With more people moving to live in cities, urban environments are under increasing pressure as new houses and infrastructure are built and the cityscape is transformed. If the transition to the future city does not include measures to integrate harmoniously historic urban heritage with new developments, loss of local distinctiveness and spatial fragmentation are among the risks that historic cities can face.
|Effective use of the local bedrock in ancient Pafos to place housing utilities (Photo credit: D. Tapete)|
|Interactions between the ancient city, local geology and modern |
development in Pafos (Photo credit: D. Tapete)
Geology has always played a central role in how cities take shape and interact with the natural environment as they develop. Several examples can be found across the world. The most recent I have visited is Pafos in Cyprus which, in 2017, will be European Capital of Culture.
The Greek and Roman settlements adapted to the local limestone geology and exploited the rock outcrops to set the building foundations, design and place the housing utilities (Figure 1), dug burial chambers and erect the most monumental public spaces such as the theatre and the Odeon.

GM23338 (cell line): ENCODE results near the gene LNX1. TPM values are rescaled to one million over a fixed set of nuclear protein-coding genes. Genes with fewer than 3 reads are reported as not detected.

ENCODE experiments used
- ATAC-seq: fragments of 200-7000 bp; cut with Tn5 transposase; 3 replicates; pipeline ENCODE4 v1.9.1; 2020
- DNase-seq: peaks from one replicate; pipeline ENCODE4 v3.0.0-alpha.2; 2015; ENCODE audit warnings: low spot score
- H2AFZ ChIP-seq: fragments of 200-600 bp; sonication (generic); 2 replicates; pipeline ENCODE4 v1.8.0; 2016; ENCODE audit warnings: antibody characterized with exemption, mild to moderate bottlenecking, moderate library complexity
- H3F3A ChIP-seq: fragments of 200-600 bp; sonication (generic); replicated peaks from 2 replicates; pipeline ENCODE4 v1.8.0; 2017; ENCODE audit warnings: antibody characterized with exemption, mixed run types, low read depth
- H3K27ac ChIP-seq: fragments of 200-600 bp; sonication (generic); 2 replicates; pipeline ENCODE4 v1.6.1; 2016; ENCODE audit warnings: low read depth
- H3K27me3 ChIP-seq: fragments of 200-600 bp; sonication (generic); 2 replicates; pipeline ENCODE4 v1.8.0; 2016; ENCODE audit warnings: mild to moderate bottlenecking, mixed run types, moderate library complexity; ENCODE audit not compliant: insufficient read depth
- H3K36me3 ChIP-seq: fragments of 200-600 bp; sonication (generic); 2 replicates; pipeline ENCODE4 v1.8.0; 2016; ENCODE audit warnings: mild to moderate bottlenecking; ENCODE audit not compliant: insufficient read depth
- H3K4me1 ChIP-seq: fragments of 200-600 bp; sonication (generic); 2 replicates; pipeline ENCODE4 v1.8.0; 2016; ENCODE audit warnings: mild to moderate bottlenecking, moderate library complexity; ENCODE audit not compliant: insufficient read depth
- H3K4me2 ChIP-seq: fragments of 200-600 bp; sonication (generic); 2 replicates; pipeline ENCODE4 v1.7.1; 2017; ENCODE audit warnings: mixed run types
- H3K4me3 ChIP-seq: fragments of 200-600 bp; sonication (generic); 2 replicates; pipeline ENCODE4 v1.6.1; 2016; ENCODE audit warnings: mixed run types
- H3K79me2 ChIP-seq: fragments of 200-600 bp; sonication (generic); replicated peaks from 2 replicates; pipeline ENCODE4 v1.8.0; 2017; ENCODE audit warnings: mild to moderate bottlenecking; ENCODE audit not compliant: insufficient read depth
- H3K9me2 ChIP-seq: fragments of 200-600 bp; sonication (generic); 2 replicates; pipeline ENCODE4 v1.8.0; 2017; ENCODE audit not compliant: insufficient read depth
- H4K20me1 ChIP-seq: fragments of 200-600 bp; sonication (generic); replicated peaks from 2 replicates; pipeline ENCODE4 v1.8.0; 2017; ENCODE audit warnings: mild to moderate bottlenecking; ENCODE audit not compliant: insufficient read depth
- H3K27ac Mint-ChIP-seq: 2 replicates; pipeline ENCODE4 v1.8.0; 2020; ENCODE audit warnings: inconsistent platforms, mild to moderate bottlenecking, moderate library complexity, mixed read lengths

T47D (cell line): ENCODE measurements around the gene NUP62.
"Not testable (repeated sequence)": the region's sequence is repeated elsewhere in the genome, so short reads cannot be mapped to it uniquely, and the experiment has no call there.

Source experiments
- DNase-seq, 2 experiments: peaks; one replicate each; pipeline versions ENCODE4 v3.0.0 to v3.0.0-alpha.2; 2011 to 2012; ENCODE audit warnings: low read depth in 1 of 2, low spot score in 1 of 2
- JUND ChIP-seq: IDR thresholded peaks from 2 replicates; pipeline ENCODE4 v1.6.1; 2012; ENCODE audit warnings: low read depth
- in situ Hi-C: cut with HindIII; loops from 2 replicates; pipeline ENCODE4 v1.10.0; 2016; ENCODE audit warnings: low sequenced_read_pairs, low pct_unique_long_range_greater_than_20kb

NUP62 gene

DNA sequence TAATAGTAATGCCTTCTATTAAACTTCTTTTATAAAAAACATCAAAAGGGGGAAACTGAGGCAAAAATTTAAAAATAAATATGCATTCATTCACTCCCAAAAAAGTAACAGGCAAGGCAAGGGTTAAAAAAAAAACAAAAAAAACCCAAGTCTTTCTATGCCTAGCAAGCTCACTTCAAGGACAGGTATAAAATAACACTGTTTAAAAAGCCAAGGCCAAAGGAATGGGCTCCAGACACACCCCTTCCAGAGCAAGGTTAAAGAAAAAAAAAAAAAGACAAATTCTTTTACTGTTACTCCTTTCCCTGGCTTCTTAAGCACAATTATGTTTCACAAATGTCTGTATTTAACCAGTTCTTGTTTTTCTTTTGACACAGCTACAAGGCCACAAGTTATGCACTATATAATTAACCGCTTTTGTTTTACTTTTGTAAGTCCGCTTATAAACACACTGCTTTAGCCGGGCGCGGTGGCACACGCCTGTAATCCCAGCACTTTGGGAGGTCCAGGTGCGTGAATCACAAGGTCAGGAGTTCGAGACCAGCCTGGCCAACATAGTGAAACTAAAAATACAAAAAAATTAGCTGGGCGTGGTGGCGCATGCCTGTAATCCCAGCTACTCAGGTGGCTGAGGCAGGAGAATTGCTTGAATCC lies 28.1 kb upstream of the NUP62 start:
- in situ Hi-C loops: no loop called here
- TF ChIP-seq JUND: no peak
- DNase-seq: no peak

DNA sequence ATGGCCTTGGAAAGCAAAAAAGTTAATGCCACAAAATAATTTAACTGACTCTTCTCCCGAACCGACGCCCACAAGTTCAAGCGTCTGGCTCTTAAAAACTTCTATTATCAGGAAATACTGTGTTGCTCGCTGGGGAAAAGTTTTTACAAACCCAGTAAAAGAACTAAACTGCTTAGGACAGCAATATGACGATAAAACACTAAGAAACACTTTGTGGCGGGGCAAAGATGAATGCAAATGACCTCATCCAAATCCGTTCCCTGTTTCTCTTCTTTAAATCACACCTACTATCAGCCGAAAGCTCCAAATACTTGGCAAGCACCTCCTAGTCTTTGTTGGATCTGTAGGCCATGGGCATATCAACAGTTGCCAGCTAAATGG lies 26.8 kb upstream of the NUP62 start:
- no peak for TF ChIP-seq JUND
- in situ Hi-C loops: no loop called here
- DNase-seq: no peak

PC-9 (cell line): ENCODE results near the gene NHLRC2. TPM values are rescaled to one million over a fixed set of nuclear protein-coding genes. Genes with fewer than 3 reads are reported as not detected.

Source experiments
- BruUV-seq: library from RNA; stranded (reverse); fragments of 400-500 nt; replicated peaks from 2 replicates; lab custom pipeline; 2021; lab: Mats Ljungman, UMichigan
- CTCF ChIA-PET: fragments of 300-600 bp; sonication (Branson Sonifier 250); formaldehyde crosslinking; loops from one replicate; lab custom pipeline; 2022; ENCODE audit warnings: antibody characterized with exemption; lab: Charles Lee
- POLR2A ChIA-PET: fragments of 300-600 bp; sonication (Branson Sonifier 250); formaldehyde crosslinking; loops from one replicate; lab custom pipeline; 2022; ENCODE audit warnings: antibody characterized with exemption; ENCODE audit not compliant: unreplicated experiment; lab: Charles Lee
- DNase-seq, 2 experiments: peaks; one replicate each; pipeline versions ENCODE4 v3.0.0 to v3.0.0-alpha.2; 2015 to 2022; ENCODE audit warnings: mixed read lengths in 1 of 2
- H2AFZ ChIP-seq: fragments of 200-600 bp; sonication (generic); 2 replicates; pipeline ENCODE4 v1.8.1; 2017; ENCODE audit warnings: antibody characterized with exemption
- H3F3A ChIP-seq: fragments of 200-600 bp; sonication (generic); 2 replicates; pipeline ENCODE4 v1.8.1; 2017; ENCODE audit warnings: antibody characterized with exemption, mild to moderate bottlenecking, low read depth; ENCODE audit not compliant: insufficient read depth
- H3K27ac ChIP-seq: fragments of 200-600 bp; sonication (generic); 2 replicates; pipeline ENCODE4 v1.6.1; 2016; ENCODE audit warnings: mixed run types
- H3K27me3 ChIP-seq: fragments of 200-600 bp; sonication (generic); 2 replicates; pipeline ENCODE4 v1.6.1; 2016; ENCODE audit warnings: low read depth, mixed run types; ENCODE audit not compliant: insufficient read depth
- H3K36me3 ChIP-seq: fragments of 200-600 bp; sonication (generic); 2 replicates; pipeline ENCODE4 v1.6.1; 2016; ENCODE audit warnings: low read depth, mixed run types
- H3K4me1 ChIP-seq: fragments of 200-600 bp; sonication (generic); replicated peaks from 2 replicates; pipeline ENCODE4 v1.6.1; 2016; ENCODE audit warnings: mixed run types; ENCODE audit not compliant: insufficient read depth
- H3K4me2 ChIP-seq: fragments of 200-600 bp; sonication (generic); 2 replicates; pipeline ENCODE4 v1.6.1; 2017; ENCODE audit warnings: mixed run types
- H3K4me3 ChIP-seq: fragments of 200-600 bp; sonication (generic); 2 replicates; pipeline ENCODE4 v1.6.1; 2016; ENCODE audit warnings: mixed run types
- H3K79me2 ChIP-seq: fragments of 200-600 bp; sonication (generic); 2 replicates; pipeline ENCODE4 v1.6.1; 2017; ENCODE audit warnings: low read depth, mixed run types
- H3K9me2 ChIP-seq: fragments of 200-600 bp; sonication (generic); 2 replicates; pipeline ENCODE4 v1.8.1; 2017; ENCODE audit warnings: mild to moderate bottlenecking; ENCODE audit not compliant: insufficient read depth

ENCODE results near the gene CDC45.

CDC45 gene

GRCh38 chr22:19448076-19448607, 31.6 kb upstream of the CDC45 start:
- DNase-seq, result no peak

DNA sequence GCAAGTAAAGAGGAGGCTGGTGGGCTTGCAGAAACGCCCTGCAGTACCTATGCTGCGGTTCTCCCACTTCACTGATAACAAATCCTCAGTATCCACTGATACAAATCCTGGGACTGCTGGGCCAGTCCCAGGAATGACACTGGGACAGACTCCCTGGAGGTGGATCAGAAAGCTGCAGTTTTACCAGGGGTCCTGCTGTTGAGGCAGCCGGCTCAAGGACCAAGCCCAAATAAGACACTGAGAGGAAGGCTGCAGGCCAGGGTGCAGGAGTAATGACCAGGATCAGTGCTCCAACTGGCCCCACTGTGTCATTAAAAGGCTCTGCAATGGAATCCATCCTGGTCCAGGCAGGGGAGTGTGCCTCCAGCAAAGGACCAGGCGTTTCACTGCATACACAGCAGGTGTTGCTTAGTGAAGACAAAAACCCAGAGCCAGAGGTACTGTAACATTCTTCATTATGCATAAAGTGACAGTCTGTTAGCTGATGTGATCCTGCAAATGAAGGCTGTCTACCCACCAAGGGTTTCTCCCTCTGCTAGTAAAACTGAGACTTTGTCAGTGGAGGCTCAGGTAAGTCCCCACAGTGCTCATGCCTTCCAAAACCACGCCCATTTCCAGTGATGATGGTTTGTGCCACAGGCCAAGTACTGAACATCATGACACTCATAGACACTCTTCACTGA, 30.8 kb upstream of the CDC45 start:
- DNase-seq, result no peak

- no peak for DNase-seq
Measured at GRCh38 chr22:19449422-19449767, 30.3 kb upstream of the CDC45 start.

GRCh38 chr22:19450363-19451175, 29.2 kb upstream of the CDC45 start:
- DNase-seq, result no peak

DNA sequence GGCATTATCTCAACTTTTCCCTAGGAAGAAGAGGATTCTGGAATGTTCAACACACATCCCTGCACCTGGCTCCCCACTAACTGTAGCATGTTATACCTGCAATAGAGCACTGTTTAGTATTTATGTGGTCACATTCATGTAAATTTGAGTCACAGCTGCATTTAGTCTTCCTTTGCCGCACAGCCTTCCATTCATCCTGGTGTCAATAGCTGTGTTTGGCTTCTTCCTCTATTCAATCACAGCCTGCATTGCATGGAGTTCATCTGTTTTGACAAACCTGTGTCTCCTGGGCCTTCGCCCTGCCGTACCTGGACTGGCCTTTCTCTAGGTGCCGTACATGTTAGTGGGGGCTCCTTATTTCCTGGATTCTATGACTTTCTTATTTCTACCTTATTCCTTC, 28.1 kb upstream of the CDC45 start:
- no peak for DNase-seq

Since then Pafos has seen phases of redevelopment and urban sprawl. The modern city still interacts with the vestiges of its history. Geological influence on city form and geological local distinctiveness are visible everywhere (Figure 2). But, in HUL perspective, what could it be done more to improve the physical connectivity between these two souls of the city?
This is the type of the questions that the book by Bandarin & van Oers attempts to answer and I believe that geology can help with that!
The full book review is accessible at http://authors.elsevier.com/a/1Spf1y5jORXW6